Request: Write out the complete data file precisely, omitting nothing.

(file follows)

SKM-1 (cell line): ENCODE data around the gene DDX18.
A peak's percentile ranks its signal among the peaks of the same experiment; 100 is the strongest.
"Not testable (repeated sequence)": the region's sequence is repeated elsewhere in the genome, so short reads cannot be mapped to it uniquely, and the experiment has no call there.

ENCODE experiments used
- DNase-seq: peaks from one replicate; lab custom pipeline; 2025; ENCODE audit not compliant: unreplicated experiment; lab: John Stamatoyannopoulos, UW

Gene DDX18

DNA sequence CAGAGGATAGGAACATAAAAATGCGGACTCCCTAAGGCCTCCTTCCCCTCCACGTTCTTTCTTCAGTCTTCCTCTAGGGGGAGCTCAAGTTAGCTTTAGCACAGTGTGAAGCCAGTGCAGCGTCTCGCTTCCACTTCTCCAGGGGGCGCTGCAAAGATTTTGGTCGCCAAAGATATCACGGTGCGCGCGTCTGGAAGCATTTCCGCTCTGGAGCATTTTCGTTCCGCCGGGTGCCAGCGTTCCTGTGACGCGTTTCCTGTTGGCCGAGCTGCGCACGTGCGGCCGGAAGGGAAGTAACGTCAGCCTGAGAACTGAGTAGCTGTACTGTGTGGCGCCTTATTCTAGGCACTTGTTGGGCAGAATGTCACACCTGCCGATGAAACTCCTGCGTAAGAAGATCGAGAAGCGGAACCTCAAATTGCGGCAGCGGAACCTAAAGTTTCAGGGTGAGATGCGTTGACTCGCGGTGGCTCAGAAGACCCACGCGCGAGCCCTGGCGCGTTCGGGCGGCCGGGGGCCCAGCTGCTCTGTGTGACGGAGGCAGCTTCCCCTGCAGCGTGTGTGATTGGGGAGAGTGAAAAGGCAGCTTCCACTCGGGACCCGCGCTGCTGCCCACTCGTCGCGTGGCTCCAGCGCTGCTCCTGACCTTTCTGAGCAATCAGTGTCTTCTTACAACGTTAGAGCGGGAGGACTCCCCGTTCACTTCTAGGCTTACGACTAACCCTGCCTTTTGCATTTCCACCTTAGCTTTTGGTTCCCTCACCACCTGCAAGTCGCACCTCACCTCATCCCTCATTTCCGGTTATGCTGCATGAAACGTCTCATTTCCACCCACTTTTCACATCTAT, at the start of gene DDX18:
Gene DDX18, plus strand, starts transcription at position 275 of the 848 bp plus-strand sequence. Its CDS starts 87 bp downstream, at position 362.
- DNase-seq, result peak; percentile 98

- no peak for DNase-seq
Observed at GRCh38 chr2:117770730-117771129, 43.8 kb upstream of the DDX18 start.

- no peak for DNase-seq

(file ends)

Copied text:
SKM-1 (cell line): ENCODE data around the gene DDX18.
A peak's percentile ranks its signal among the peaks of the same experiment; 100 is the strongest.
"Not testable (repeated sequence)": the region's sequence is repeated elsewhere in the genome, so short reads cannot be mapped to it uniquely, and the experiment has no call there.

ENCODE experiments used
- DNase-seq: peaks from one replicate; lab custom pipeline; 2025; ENCODE audit not compliant: unreplicated experiment; lab: John Stamatoyannopoulos, UW

Gene DDX18

DNA sequence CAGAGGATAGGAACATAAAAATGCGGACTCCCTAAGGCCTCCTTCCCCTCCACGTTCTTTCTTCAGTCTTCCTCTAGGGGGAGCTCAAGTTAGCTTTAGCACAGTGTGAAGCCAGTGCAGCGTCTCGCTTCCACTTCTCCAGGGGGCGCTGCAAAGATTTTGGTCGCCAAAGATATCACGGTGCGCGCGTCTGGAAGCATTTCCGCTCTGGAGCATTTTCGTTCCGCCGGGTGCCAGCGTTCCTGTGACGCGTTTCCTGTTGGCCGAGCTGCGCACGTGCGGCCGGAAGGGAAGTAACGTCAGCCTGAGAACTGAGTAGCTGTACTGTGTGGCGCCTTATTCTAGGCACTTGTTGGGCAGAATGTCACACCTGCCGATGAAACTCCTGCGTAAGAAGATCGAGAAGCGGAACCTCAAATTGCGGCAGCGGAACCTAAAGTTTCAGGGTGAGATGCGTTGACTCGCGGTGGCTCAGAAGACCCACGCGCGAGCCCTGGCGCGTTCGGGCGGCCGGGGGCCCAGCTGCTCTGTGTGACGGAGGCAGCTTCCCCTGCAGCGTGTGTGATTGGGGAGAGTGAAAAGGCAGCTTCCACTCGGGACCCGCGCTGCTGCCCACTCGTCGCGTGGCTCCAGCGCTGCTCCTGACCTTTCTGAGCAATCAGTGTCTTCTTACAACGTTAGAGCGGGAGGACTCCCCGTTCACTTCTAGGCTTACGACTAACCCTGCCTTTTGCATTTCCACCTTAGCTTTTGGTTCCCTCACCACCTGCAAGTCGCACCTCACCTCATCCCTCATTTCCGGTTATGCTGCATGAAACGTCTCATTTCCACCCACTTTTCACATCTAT, at the start of gene DDX18:
Gene DDX18, plus strand, starts transcription at position 275 of the 848 bp plus-strand sequence. Its CDS starts 87 bp downstream, at position 362.
- DNase-seq, result peak; percentile 98

- no peak for DNase-seq
Observed at GRCh38 chr2:117770730-117771129, 43.8 kb upstream of the DDX18 start.

- no peak for DNase-seq